The Life Of Oharo review

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Made just four years before director Kenji Mizoguchi's death in 1956, The Life Of Oharu was the film that gave the Japanese helmer a belated international reputation. Told mainly in flashback, it's a tragic tale charting the demise of a Samurai warrior's daughter, Oharu (Kinuyo Tanaka). An attendant at the imperial court, she's exiled into the countryside for the crime of falling in love with a man (Toshirô Mifune) of a lower social rank. Forced by her father (Ichirô Sugai) into being a concubine, she's later sold into a brothel before ending up broken and battered as a street prostitute.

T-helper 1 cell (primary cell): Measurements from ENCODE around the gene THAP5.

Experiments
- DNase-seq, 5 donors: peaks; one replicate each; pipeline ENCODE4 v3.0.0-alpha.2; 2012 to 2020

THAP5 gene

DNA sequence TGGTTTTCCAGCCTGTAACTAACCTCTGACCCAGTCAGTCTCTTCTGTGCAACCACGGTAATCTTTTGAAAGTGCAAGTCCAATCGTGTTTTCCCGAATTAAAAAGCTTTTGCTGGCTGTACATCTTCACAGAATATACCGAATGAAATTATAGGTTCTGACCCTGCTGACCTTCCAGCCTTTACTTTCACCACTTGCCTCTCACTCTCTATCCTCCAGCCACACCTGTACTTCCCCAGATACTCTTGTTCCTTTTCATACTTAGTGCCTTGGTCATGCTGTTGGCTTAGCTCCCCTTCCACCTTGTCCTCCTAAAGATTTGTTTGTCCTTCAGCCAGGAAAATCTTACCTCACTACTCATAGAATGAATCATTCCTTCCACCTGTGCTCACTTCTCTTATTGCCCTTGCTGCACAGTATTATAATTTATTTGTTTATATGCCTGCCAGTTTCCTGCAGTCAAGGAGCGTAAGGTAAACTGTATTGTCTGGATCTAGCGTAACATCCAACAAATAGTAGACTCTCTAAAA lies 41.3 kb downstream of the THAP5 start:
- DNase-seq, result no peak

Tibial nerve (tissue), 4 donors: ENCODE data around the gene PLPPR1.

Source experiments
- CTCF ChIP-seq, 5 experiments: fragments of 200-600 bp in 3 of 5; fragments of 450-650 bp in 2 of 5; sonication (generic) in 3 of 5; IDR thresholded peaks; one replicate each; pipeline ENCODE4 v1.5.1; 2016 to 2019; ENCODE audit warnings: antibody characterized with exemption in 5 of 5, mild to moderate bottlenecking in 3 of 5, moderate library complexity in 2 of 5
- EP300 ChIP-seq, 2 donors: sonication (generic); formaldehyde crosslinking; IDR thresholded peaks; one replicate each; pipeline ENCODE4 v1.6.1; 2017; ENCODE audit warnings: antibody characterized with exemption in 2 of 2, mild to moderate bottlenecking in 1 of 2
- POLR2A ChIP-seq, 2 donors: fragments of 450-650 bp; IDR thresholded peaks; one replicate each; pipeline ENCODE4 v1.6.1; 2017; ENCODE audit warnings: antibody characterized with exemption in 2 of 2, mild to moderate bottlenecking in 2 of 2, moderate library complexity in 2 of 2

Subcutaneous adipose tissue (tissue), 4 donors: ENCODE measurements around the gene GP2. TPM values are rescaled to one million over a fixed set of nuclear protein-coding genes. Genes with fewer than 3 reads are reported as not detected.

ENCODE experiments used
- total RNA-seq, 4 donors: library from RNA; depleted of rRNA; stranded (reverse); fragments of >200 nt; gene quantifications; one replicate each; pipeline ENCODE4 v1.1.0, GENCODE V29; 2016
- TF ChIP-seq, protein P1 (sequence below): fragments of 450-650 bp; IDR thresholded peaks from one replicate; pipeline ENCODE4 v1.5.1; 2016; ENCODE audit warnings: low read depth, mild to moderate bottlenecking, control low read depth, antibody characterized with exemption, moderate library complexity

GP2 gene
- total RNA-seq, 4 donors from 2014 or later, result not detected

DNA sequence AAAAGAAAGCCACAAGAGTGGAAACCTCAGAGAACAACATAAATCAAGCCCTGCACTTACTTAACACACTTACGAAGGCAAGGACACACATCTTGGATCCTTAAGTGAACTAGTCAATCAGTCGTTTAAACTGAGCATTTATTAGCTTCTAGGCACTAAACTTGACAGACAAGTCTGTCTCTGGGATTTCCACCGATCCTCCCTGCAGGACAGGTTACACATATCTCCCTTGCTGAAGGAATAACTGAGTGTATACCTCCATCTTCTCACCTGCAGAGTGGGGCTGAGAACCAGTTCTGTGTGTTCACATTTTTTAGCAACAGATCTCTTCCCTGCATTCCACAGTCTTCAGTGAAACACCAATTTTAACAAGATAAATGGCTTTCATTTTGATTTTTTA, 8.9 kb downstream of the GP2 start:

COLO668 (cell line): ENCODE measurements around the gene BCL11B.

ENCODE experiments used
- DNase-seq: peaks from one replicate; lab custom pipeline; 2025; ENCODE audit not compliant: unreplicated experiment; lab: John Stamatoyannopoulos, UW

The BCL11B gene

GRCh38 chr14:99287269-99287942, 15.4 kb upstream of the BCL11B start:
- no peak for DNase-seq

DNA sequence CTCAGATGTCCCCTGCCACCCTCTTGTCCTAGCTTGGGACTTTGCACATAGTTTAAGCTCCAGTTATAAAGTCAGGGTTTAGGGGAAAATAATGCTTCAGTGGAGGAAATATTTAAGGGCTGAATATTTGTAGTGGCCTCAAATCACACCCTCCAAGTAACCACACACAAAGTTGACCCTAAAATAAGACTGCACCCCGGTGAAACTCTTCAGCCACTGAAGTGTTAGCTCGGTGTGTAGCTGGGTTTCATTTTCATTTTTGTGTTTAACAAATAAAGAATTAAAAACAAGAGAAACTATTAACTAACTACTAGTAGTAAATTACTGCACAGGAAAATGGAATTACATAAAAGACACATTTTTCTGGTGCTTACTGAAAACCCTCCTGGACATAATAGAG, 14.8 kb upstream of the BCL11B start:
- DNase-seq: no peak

It could have been a crude melodrama, but Mizoguchi prefers to contrast his serene visual style with the emotional content, which depicts how women are exploited, traded and abused in a male-dominated society. Unfolding in long takes and winding travelling shots that jettison the need for cuts or close-ups, The Life Of Oharu deserves to be appreciated on the big screen.

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